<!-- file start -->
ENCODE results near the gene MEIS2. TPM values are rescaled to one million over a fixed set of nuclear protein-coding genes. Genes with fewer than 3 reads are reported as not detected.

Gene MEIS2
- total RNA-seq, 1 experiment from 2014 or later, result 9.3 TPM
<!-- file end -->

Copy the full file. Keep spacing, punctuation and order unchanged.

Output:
ENCODE results near the gene MEIS2. TPM values are rescaled to one million over a fixed set of nuclear protein-coding genes. Genes with fewer than 3 reads are reported as not detected.

Gene MEIS2
- total RNA-seq, 1 experiment from 2014 or later, result 9.3 TPM